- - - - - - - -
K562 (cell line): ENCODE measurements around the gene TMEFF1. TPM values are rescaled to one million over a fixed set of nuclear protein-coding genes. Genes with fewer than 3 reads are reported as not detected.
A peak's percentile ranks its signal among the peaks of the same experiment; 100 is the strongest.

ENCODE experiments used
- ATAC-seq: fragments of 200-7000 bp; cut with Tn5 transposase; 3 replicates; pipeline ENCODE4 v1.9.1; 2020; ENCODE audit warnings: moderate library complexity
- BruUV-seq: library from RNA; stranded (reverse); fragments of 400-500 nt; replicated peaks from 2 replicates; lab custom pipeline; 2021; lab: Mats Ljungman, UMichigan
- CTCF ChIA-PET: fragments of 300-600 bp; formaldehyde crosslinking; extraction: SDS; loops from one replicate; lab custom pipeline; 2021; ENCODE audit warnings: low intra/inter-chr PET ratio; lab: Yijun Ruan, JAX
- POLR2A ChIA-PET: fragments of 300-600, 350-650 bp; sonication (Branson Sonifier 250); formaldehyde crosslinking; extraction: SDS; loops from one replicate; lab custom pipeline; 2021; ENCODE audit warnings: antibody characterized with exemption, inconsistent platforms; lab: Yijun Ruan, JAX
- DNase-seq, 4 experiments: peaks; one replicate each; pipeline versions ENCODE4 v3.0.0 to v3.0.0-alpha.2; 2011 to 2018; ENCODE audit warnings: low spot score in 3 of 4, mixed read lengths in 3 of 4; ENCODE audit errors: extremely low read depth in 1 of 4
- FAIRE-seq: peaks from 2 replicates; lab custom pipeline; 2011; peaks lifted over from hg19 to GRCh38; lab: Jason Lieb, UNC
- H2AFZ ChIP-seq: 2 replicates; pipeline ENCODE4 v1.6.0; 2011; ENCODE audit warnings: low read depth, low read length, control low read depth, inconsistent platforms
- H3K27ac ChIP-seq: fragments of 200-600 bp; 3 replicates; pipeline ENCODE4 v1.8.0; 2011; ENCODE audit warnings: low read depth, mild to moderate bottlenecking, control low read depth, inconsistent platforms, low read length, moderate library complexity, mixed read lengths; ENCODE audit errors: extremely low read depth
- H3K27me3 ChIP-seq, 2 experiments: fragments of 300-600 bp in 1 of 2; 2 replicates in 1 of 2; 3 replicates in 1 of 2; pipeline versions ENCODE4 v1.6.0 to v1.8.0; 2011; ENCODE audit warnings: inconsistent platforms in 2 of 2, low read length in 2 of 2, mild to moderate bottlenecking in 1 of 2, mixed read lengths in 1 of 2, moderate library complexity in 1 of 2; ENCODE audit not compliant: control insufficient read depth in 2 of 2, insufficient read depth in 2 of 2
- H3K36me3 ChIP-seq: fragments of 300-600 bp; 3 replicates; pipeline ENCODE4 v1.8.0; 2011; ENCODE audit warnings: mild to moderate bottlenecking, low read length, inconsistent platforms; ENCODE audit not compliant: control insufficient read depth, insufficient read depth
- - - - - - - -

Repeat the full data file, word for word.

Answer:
K562 (cell line): ENCODE measurements around the gene TMEFF1. TPM values are rescaled to one million over a fixed set of nuclear protein-coding genes. Genes with fewer than 3 reads are reported as not detected.
A peak's percentile ranks its signal among the peaks of the same experiment; 100 is the strongest.

ENCODE experiments used
- ATAC-seq: fragments of 200-7000 bp; cut with Tn5 transposase; 3 replicates; pipeline ENCODE4 v1.9.1; 2020; ENCODE audit warnings: moderate library complexity
- BruUV-seq: library from RNA; stranded (reverse); fragments of 400-500 nt; replicated peaks from 2 replicates; lab custom pipeline; 2021; lab: Mats Ljungman, UMichigan
- CTCF ChIA-PET: fragments of 300-600 bp; formaldehyde crosslinking; extraction: SDS; loops from one replicate; lab custom pipeline; 2021; ENCODE audit warnings: low intra/inter-chr PET ratio; lab: Yijun Ruan, JAX
- POLR2A ChIA-PET: fragments of 300-600, 350-650 bp; sonication (Branson Sonifier 250); formaldehyde crosslinking; extraction: SDS; loops from one replicate; lab custom pipeline; 2021; ENCODE audit warnings: antibody characterized with exemption, inconsistent platforms; lab: Yijun Ruan, JAX
- DNase-seq, 4 experiments: peaks; one replicate each; pipeline versions ENCODE4 v3.0.0 to v3.0.0-alpha.2; 2011 to 2018; ENCODE audit warnings: low spot score in 3 of 4, mixed read lengths in 3 of 4; ENCODE audit errors: extremely low read depth in 1 of 4
- FAIRE-seq: peaks from 2 replicates; lab custom pipeline; 2011; peaks lifted over from hg19 to GRCh38; lab: Jason Lieb, UNC
- H2AFZ ChIP-seq: 2 replicates; pipeline ENCODE4 v1.6.0; 2011; ENCODE audit warnings: low read depth, low read length, control low read depth, inconsistent platforms
- H3K27ac ChIP-seq: fragments of 200-600 bp; 3 replicates; pipeline ENCODE4 v1.8.0; 2011; ENCODE audit warnings: low read depth, mild to moderate bottlenecking, control low read depth, inconsistent platforms, low read length, moderate library complexity, mixed read lengths; ENCODE audit errors: extremely low read depth
- H3K27me3 ChIP-seq, 2 experiments: fragments of 300-600 bp in 1 of 2; 2 replicates in 1 of 2; 3 replicates in 1 of 2; pipeline versions ENCODE4 v1.6.0 to v1.8.0; 2011; ENCODE audit warnings: inconsistent platforms in 2 of 2, low read length in 2 of 2, mild to moderate bottlenecking in 1 of 2, mixed read lengths in 1 of 2, moderate library complexity in 1 of 2; ENCODE audit not compliant: control insufficient read depth in 2 of 2, insufficient read depth in 2 of 2
- H3K36me3 ChIP-seq: fragments of 300-600 bp; 3 replicates; pipeline ENCODE4 v1.8.0; 2011; ENCODE audit warnings: mild to moderate bottlenecking, low read length, inconsistent platforms; ENCODE audit not compliant: control insufficient read depth, insufficient read depth